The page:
Maximum size : 7.5 cm

Mahecola Barb - Puntius mahecola : Complete Fish Profile & Care Guide

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Mahecola Barbs (Puntius mahecola) is a peaceful and captivating species that makes excellent additions to a community aquarium. While uncommon in the aquarium trade, these Barbs are highly sought after by hobbyists who collect native species from India. These fish are relatively hardy and can coexist with various other species, making them a versatile choice for aquarists.

To fully appreciate the beauty of these fish, it is recommended to keep them in groups of eight or more, as they are a schooling species. When maintained in adequate numbers, Mahecola Barbs will be less stressed, and their natural behaviours will be more apparent. Additionally, keeping them in large groups encourages competition between males for female attention, resulting in vibrant displays of colouration.

Mahecola Barbs will thrive in aquariums with soft sand or fine gravel substrate, good oxygen levels, and plenty of free swimming space. In addition, these fish prefer dim lighting and enjoy a moderate current flow. Regarding tank mates, Rainbowfish, Tetras, Livebearers, Gouramis, Catfish, Loaches, and other Cyprinids can all coexist harmoniously with Mahecola Barbs.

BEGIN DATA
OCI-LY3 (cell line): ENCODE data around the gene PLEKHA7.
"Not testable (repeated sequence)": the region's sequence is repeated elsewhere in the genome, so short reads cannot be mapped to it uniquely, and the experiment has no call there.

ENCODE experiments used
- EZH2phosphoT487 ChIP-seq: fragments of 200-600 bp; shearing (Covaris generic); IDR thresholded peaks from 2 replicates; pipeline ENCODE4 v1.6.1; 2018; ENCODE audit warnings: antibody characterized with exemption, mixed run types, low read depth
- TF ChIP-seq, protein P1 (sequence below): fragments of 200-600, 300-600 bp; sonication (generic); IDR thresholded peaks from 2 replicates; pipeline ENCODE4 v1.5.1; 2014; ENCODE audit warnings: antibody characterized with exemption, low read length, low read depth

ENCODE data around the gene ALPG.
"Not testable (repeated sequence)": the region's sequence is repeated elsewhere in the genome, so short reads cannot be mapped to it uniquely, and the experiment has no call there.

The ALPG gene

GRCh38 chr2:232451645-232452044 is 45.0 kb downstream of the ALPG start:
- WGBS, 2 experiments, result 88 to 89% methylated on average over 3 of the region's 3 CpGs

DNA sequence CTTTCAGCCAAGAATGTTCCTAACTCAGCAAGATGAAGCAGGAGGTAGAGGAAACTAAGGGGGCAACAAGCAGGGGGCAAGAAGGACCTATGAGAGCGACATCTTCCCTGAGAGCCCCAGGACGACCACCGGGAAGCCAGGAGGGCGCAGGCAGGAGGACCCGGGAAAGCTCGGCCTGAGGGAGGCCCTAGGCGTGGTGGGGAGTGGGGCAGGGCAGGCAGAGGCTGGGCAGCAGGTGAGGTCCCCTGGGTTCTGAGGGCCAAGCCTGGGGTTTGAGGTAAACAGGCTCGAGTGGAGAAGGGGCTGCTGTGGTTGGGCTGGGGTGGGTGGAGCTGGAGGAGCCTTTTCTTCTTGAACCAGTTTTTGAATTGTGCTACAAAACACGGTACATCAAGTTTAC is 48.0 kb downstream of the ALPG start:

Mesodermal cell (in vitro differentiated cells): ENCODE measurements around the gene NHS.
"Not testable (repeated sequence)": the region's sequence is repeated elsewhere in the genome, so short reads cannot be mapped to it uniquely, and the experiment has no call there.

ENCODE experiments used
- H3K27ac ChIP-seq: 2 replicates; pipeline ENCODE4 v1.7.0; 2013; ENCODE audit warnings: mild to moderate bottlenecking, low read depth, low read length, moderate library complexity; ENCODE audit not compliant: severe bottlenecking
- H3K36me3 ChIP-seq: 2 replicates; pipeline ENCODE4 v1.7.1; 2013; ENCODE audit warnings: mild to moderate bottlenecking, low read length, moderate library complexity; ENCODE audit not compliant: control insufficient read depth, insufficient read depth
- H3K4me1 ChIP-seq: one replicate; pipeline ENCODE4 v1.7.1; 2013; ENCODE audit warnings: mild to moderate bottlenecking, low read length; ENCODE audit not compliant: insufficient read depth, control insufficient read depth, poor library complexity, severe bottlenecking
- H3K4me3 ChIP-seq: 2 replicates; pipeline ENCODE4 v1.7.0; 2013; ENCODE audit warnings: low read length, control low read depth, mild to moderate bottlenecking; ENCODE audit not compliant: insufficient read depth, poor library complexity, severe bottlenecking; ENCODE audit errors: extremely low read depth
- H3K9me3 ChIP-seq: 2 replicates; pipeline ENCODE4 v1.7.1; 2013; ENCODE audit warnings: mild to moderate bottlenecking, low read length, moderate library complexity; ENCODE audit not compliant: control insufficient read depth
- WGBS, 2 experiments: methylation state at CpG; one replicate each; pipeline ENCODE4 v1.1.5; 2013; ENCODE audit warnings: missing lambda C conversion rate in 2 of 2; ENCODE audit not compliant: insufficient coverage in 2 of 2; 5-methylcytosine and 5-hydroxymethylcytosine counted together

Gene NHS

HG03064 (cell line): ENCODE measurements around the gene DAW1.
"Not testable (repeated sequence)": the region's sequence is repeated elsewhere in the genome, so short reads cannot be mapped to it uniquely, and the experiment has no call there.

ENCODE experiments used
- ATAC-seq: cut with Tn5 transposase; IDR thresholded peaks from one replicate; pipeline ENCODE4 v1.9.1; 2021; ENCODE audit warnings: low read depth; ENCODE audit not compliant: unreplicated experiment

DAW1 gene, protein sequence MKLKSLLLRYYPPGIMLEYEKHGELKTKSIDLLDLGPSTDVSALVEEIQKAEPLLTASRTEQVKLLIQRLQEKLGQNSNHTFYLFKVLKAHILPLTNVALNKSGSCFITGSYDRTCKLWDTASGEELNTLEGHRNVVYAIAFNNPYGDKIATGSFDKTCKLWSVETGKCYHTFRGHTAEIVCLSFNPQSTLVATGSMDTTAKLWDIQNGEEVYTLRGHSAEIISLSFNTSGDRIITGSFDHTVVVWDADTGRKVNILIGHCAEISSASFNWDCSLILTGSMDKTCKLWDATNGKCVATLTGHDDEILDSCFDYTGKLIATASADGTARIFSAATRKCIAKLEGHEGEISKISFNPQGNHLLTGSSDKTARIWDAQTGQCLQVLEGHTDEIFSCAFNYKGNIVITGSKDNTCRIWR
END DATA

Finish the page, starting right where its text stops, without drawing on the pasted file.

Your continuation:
During their juvenile stages, Mahecola Barbs possess a fusiform body with dual prominent pigmented markings; however, as they progress into adulthood, they undergo a transformation wherein the secondary spot gradually diminishes, eventually becoming exclusive to the caudal peduncle situated posterior to the anal fin. In contrast, the caudal fin displays a notable bicoloured pattern, characterized by a singular red and a solitary black line.

Mahecola Barb Photos

Sexual Dimorphism

Distinguishing between male and female Mahecola Barbs is a relatively simple process. Typically, adult males are smaller and slimmer than their female counterparts, exhibiting more vibrant and pronounced patterns of colouration.

Quick Facts

Scientific NamePuntius mahecola
Year Described1844
Other NamesNone
Max Size7.5 cm
Aquarium LevelBottom - Middle
DifficultyBeginner - Intermediate